Monday, August 8, 2011

The power of collaborative competition

LikeLines is a crowdsourced intelligent mulitmedia player that aggregates viewer clicks along a video timeline to create a heatmap of where viewers find a video most interesting.

Today was the day that Raynor submitted his final project for the Knight-Mozilla learning lab. The Learning Lab is part of the Knight-Mozilla News Technology Partnership (shortened to MoJo) that is run as a contest. I was a bystander and watched Raynor go through the process of attending lectures online, writing blogposts and exchanging comments and tweets with other members of the lab.

I was just amazed at the people involved in this contest: in their ability to develop their own idea and distinguish themselves, but at the same time support each other and collaborate as a community. It's nice to talk about crowdsourced innovation, but it's breathtaking to experience it in action.

The results are reflected in how far LikeLines has come since when I first posted on it at the beginning of June. Raynor looked at me one day and said, "It's an API"...and we realized that this is not just an intelligent video player it is a whole new paradigm for collecting user feedback that can be applied in an entire range of use cases.

From one day to the next we started talking about time-code specific video popularity, which we quickly shorted to "heatmap metadata".

Whatever happens next, whether Raynor proceeds to the next round, I already have an overpowering sense of having "won" at MoJo. It really solidified my belief in the power of collaborative competition as a source of innovation -- and a force for good.

I am an organizer in the MediaEval benchmark and this is the sort of effect that we aspire to: bringing people together to pull towards a common goal simultaneously as individuals and as a community.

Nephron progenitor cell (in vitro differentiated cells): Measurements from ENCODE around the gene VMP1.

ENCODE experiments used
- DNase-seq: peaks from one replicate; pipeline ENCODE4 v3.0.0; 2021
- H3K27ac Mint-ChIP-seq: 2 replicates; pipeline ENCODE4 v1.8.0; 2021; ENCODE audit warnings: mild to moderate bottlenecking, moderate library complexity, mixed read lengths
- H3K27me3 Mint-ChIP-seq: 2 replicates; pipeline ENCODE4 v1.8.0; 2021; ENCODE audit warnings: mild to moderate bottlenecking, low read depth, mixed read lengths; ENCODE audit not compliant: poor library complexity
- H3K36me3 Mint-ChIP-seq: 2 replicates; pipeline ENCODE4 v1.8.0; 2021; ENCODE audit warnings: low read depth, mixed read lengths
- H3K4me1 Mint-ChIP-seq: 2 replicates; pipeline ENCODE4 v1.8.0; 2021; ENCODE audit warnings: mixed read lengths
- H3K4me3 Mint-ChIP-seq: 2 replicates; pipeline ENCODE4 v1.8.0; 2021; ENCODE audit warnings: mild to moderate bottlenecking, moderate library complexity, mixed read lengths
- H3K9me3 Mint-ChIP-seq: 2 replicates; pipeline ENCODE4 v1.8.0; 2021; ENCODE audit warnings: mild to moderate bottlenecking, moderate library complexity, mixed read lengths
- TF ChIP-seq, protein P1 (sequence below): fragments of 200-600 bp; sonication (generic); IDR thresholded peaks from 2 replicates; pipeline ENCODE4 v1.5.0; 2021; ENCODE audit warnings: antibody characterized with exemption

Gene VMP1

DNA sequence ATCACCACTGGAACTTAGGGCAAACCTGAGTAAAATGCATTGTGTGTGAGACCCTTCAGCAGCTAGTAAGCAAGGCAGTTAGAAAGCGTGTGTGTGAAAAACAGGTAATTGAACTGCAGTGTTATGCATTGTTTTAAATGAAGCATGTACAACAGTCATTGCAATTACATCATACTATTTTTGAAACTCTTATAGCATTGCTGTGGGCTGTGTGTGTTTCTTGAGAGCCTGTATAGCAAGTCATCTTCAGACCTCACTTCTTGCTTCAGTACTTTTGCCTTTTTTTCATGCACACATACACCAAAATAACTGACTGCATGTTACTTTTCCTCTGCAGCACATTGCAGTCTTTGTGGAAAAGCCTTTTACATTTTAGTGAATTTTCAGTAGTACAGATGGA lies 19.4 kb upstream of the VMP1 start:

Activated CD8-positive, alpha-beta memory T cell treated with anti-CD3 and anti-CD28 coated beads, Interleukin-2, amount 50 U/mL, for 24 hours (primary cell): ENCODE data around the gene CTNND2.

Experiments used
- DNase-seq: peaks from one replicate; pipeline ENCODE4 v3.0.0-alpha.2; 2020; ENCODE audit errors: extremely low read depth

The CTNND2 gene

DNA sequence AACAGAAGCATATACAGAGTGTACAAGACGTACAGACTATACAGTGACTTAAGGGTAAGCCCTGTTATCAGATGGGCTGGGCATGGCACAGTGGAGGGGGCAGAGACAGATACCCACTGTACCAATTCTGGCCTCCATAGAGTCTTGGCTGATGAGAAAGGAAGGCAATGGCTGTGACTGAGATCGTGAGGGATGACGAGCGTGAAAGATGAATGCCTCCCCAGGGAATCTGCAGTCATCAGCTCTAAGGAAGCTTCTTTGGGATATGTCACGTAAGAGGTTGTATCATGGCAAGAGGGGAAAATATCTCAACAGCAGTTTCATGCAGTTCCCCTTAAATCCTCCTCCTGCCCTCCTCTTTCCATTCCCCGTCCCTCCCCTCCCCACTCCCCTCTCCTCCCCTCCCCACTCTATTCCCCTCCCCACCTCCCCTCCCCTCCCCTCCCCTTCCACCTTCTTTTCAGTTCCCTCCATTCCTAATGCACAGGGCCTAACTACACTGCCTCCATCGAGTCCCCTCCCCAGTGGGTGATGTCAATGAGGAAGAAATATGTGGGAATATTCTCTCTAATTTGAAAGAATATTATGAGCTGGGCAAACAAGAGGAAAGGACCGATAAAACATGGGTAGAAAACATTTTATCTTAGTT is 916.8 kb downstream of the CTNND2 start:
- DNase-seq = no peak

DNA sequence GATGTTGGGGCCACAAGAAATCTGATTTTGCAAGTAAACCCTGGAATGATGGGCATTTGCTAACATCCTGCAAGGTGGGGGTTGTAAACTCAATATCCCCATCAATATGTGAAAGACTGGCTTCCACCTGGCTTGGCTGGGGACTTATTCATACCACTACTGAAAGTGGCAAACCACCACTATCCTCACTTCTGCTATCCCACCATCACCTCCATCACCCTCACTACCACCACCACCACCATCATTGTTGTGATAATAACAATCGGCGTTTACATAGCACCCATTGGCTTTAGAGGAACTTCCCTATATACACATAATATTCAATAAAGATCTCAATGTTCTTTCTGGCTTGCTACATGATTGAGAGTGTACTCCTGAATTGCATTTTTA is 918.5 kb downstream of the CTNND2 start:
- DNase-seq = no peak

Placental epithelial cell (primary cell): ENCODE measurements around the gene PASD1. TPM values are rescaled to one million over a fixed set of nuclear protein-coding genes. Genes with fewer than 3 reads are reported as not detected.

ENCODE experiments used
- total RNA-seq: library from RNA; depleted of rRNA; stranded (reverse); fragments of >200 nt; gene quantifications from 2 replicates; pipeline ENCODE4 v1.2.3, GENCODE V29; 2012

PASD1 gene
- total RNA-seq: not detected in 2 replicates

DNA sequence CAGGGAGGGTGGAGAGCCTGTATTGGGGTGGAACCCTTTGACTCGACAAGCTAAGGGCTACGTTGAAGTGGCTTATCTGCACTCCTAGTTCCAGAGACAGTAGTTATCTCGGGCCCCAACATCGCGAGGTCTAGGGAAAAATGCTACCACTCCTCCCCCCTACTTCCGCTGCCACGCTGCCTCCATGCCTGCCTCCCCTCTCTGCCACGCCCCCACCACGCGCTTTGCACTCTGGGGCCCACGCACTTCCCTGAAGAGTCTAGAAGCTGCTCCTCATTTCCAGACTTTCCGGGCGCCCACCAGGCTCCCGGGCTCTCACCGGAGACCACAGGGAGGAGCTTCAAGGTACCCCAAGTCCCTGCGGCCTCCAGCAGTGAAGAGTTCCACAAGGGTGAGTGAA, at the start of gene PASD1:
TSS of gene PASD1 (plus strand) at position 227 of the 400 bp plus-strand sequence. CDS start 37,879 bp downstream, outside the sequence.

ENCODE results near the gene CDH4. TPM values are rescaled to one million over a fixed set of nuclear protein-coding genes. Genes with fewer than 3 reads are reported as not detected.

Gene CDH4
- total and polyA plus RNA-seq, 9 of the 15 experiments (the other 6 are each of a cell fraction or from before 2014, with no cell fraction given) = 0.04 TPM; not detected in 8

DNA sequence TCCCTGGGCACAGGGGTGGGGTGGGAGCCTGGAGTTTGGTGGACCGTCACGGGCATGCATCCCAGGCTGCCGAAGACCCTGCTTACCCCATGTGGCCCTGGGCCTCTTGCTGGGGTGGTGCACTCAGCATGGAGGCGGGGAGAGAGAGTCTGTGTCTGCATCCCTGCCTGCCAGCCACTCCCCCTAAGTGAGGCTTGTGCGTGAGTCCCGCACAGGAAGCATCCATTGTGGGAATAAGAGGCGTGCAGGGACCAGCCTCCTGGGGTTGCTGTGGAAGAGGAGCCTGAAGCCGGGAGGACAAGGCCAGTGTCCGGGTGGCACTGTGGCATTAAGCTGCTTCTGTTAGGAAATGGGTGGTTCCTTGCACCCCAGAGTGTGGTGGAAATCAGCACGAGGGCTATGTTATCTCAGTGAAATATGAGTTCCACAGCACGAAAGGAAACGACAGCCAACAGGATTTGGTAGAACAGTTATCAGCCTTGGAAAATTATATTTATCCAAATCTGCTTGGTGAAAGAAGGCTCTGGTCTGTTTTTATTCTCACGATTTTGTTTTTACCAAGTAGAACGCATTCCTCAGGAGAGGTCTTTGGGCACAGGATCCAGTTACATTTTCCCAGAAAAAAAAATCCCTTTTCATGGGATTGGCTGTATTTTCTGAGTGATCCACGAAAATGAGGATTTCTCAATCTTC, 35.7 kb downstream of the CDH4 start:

There needs to be a multiplicity of such efforts: they should support and learn from each other. I can only encourage the students in our lab to get out there and get involved, both as participants and as organizers.

One day last week we were in the elevator heading down to lunch and Yue Shi turned to me and said. Do you realize that of the people standing in the elevator, there are five PhD students submitting entries in five different competitions?
True to usual style, my first reaction is, "Hey people, what happened to TRECVID?" We are also make an honest effort to submit to TRECVID this year. I watched that happen...and then not happen.

But then I gave myself permission, there in the elevator to turn off the bookkeeping/managing mechanism mechanism in my head -- and just go with my underlying feeling of what we were doing as a lab. It's the feeling of wow. Everybody doing their own thing, but at the same time being part of this amazing collaborative competitive community.

The elevator doors opened and as we passed through I thought, it seems like the normal daily ride that we're taking, but when you look a bit deeper you can see the world changing and how the people in my lab pool efforts to change it.